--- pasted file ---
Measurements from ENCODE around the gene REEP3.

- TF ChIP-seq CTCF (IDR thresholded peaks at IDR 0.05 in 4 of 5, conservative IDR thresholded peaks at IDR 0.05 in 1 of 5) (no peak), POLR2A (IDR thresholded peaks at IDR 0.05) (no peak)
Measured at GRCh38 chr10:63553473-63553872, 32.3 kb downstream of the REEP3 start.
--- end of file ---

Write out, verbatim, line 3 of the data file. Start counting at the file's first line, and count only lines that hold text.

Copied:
Measured at GRCh38 chr10:63553473-63553872, 32.3 kb downstream of the REEP3 start.